So I'll answer your second question first. Let me start with the -- we've been ramping Sparta for several months now. So we had substantial volume from Sparta that we sold in the quarter. And as you observed in your first question, our teams have been working diligently to optimize the cost, not just out of Sparta, but out of all of our plants. And I think that there is probably more optimization there that we can do in Sparta, and the folks are working real hard on that.

Kenneth Blake Hancock - Howard Weil Incorporated, Research Division

Okay, great. And then as we look at this Wildcat deal. It is a large number of transload adds. How should we be thinking about what that contributes here on a margin front [ph]? We saw the nice gain here in 3Q. Should we expect that to be given back in 4Q with just more volume being sold through these transloads? Or is it not that dramatic?

Bryan A. Shinn

Yes. I don't think it's that dramatic. I actually kind of look at it the other way. And I'll give you a specific example. This new large piece of business that we've gotten in the Colorado area. The reason we got that business was because of the Wildcat deal. We had the right footprint to serve the customers. So I think the kind of optionality or flexibility that we get from all these different transloads gives us the ability to kind of pick and choose where we sell products. Obviously we still support our contract customers and sell many instances where they want it. But where we have choices, obviously, we'll pick the locations that have the best margin dynamics. So I think it actually works in our favor having multiple transloads.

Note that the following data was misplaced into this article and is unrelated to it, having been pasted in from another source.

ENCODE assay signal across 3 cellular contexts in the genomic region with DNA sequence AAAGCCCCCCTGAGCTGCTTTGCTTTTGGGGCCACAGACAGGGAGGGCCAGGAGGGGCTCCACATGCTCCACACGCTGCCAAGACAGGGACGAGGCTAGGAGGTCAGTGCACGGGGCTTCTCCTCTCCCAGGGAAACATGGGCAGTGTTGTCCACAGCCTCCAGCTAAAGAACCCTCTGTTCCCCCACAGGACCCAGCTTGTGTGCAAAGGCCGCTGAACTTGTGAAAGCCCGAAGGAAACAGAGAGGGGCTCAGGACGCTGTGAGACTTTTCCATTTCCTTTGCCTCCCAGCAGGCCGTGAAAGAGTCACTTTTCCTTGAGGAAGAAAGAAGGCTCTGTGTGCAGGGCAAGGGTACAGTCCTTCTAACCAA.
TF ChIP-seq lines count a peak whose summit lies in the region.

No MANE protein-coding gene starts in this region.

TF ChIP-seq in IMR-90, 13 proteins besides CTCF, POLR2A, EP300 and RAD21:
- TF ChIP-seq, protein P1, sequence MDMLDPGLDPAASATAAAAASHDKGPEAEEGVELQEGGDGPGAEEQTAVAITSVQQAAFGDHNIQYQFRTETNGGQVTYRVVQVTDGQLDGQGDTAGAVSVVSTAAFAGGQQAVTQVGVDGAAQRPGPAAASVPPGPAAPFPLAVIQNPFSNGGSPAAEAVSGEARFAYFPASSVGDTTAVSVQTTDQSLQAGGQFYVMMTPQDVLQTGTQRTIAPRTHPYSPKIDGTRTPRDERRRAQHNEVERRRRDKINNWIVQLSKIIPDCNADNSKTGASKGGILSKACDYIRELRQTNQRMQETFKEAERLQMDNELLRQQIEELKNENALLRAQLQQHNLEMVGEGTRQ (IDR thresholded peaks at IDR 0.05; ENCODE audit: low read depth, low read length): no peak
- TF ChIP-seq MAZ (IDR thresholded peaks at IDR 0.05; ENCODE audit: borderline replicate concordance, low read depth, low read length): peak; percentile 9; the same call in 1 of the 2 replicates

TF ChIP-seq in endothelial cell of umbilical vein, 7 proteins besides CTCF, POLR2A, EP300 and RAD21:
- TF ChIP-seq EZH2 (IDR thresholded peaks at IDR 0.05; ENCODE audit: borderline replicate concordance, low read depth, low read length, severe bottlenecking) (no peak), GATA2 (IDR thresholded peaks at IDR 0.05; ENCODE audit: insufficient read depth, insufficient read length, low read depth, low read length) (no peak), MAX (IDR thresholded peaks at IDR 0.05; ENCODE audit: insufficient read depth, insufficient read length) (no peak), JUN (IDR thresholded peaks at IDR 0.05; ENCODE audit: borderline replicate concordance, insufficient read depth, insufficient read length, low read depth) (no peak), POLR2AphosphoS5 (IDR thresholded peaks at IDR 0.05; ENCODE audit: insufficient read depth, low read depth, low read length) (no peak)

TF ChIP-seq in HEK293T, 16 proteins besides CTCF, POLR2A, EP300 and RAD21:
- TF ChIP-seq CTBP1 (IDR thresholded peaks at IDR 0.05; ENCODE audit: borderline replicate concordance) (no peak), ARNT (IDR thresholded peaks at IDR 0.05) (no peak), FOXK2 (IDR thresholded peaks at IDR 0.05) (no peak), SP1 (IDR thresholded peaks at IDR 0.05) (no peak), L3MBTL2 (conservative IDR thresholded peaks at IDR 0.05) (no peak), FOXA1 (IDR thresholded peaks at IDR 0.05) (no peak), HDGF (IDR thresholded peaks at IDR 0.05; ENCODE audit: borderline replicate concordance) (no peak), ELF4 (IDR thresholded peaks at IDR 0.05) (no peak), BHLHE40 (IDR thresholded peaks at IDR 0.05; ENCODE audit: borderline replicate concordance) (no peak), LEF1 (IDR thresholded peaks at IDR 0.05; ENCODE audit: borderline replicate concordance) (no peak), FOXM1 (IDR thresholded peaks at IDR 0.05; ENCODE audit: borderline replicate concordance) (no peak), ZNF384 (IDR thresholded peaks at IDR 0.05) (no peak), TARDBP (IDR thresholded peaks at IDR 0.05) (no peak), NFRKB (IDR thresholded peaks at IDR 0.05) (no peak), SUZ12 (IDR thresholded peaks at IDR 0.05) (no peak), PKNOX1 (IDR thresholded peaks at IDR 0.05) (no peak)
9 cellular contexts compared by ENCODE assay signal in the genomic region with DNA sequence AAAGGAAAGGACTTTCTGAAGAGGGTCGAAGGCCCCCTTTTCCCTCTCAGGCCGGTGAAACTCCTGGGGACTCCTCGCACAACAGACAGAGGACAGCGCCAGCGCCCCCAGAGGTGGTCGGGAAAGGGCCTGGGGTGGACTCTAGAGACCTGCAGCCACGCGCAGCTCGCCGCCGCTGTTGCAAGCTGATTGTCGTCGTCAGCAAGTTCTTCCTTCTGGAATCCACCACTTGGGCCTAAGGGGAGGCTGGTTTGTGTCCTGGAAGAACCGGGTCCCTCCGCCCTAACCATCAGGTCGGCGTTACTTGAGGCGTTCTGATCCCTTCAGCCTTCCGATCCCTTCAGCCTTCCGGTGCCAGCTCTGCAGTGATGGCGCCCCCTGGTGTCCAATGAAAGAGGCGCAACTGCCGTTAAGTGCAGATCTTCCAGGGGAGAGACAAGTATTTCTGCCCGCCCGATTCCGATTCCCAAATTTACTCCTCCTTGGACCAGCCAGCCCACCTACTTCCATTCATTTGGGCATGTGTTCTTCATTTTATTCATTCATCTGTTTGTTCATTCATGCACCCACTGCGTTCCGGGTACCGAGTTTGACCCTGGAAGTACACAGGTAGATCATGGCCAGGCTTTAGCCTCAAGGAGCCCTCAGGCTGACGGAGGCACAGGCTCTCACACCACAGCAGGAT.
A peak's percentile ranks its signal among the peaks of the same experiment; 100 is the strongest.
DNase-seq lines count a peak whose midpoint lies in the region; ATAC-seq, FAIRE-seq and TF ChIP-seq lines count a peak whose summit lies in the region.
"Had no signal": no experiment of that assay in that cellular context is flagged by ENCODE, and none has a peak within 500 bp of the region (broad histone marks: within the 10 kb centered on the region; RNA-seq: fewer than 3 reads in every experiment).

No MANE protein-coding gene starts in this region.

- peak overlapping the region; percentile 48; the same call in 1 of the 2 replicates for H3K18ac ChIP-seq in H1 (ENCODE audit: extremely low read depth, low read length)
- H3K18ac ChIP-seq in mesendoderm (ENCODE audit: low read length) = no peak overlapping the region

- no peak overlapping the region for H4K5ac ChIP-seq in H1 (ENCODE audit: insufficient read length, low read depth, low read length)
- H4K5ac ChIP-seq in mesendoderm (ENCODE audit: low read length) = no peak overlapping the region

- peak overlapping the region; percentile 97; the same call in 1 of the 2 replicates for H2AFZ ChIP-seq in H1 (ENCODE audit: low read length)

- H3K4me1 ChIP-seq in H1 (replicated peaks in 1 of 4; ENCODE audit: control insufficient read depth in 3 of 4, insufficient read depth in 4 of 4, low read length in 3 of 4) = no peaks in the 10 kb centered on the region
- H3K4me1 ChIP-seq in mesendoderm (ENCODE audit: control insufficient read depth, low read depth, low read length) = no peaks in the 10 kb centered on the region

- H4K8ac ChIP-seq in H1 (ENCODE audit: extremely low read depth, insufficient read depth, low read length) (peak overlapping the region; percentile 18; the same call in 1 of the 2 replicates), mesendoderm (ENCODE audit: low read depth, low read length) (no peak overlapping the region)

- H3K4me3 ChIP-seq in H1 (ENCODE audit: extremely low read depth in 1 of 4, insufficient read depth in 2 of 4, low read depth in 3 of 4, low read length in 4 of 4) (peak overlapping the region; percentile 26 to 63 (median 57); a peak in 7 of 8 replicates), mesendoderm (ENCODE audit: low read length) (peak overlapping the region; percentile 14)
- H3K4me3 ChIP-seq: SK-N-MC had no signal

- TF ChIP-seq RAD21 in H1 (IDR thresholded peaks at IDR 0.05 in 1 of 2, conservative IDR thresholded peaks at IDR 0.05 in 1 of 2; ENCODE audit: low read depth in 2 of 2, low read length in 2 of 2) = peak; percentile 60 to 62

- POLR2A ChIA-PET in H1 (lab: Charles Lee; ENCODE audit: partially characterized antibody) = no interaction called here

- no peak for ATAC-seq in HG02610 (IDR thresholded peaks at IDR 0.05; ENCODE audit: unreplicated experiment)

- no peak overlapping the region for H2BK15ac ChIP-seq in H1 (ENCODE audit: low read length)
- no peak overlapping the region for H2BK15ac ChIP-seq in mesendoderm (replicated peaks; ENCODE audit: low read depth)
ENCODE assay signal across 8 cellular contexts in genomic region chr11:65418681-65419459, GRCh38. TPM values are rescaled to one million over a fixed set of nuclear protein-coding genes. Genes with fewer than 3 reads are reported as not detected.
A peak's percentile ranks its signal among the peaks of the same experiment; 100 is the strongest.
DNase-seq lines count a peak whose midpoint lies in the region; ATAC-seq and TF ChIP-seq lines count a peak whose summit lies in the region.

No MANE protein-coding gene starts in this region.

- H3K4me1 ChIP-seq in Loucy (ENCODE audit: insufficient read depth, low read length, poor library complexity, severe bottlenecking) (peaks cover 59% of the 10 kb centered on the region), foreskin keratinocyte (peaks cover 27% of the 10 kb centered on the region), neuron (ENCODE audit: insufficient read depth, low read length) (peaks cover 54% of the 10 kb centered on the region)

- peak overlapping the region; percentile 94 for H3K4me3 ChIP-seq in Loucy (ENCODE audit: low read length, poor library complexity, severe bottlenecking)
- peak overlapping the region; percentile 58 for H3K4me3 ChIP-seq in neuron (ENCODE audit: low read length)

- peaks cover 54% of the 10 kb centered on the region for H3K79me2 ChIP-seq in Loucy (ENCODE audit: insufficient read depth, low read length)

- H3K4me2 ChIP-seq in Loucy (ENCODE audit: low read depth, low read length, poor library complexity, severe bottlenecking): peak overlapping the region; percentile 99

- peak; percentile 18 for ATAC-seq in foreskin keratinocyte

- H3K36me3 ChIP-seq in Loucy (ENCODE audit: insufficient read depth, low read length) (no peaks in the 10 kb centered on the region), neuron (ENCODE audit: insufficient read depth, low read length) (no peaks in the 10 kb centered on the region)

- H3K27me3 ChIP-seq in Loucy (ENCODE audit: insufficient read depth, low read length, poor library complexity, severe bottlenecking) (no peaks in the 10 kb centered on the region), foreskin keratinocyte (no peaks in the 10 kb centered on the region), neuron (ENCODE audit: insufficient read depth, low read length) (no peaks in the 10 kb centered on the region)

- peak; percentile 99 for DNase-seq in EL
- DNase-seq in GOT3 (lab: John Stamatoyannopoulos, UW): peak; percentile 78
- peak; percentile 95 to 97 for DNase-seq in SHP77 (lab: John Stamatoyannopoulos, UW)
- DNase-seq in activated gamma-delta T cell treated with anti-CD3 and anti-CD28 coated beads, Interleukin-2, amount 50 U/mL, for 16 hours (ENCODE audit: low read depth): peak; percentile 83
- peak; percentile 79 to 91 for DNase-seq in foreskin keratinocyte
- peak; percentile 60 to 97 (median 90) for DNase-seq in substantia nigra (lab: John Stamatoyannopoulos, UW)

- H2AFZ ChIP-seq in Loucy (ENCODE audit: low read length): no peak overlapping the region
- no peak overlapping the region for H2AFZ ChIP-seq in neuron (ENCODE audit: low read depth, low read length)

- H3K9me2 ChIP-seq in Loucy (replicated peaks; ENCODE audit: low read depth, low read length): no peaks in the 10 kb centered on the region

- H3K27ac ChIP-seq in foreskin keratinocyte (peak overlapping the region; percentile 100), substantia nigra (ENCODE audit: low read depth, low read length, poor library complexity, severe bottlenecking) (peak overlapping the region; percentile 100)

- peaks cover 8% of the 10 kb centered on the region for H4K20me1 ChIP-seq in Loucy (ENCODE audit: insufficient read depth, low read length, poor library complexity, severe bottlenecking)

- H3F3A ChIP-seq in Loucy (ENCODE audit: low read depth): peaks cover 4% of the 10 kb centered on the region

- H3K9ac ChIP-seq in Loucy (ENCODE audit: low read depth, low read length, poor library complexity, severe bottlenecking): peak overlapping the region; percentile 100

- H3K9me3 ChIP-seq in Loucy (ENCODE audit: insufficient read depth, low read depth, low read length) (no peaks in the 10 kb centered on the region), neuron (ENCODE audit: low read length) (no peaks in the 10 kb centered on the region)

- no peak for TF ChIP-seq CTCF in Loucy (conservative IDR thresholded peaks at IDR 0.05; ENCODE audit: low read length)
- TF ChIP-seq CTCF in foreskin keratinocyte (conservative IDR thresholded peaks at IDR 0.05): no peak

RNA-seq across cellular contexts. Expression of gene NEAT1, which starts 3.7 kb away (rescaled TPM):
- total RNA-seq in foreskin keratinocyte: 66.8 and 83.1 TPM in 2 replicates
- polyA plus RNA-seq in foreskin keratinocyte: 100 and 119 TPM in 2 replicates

Kenneth Blake Hancock - Howard Weil Incorporated, Research Division

Okay, great. So we shouldn't expect all 17 transloads to be used right here, here right off the bat?

Bryan A. Shinn

No. So it's more having the option. So when we sign a deal like that, we have the rights to use facilities at those locations, but not necessarily the obligation to.

Operator

Your next question comes from the line of Marc Bianchi.

Marc G. Bianchi - Cowen and Company, LLC, Research Division

This is Marc Bianchi. I have a question just to start on sort of the supply-demand that you guys are seeing. It seems like demand is really, really strong in particular because of increased, perhaps, sand per stage, but could you talk a little bit about what you're seeing on the supply side, maybe in-basin and also in the production region, and how you expect that to trend over the next couple of quarters?

Bryan A. Shinn